March 17, 2004

Iraq: One Year After

An excellent report put out by the Council on Foreign Relations and chaired by veteran diplomat Tom Pickering.

Reading between the lines, I sense that the Task Force members have very real concerns about the status of the U.S. nation-building effort in Iraq (more than one might surmise from reading the somewhat gloomy report even).

The Task Force contains many recommendations and you should read the whole thing.

They lead off by recommending "sustaining political will and reaffirming a commitment to the future of Iraq."

It's telling old pros like Tom Pickering would lead off with this.

They even specifically mention that John Kerry (described as the "presumptive Democratic nominee for president") should, alongside Bush and senior members of Congress, reaffirm their commitment re: "key elements of U.S. engagement in Iraq, notwithstanding disagreements on other aspects of Iraq policy."

In other words, our will is being tested. The international community is taking stock. We can't cut and run. And some elites, evidently, are worried that Kerry (or Bush) might do so.

The $64,000 Question: Security

But the biggest take-away from the report has to do with the security situation in Iraq.

It's still woeful, of course, and not just because of tonight's bombing.

Barely a day goes by without I.E.D.s felling U.S. soldiers, NGO workers being ambushed, coalition forces under pressure, myriad innocent Iraqis slaughtered.

Yes, as the report points out, "significant progress" in Iraq is taking place:

"Iraqi ministries are functioning, laws regulating business and finance have been promulgated, and there is considerable economic activity in Baghdad as well as provincial cities."

But ultimately this will mean little unless we get the security situation under control.

Put differently, security is the "critical enabler for all of the coalition's goals in Iraq, including free political debate, reconstruction and other economic activity, and a successful political transition process." [emphasis added]

No to Too Hasty Iraqification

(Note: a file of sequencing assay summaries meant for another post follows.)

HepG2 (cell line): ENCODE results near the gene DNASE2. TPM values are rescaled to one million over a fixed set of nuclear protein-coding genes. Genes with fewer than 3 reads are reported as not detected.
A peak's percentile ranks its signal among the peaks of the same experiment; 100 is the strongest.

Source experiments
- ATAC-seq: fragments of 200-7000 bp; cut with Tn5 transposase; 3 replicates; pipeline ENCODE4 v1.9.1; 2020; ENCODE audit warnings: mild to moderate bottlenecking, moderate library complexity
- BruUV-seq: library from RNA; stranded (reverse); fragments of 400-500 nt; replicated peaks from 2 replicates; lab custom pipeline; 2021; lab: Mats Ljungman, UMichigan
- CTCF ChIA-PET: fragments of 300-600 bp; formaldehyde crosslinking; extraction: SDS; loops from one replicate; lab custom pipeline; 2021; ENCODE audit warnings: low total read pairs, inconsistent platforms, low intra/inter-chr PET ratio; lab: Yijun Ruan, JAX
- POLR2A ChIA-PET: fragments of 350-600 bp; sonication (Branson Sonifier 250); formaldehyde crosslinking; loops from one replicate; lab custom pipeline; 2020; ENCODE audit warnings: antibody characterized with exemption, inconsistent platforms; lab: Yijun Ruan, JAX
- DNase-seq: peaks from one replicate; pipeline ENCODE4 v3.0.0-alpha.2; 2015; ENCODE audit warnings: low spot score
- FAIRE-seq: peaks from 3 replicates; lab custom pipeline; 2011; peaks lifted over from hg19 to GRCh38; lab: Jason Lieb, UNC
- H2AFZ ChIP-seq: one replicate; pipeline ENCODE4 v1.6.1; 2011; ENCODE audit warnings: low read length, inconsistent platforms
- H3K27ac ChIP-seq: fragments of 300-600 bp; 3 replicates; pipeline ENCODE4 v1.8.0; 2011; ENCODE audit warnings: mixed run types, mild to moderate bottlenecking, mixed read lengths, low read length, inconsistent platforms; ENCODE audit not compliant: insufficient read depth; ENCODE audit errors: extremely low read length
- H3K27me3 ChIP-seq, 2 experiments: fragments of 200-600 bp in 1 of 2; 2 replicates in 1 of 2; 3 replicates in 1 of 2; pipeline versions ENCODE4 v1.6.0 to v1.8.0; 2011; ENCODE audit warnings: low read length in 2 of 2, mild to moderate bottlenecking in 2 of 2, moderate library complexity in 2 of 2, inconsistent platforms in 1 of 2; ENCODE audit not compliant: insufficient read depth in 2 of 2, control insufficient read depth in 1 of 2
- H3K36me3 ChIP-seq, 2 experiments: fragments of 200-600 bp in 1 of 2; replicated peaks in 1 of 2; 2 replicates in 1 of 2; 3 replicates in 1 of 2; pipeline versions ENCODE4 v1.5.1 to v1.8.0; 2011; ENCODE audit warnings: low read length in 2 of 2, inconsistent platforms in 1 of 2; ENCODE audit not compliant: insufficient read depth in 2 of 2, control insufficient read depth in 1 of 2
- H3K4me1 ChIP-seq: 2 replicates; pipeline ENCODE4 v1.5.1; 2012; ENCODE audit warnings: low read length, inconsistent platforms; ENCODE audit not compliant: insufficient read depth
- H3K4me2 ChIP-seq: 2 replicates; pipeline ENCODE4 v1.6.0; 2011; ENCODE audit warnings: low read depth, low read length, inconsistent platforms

Like B.D. argued back in October, the Council Task Force members are worried that Iraqification of security tasks may be proceeeding in premature fashion (though the Task Force rightly supports Iraqification in principle).

For some of the problems related to Iraqification, go here. (More here too).

Soundbite: Training has been haphazard, Iraqi recruits have been poorly paid and treated (half the first battalion therefore resigned), the command has been exclusively American (not even an Iraqi Defense Minister for political oversight purposes), instruction has been curtailed in many cases, and recent ideas to draw on pre-existing politically affiliated militias have lead to fears of privatization, amotization and politicization of security institutions.

I believe too rapid Iraqification, far from being a panacea, could prove a death knell with regard to the "critical enabler" of providing real security--the keystone to success in Iraq.

This means, of course, that we likely (as I've argued for many months) need more troops in theater rather than fewer.

Especially as our new prioritization of "force protection" impacts the efficacy of the Iraqification effort itself. One way to train Iraqi troops, after all, is to have them accompany U.S. forces on patrol or engaged in counter-insurgency operations. That will obviously happen less frequently if many of our troops are too often hunkered down in bases.

(Note, relatedly, that the Task Force makes another apropos recommendation: "The U.S. military should continue and accelerate partnering with Iraqi forces and should link the pace of any U.S. troop withdrawals to clear criteria that includes ongoing risks to Iraqi civilians as well as their perceptions of their own security.")

Force Posture Issues

All this argues for the need to have more rather than fewer troops in Iraq at this juncture. Of course, that doesn't appear to be in the cards.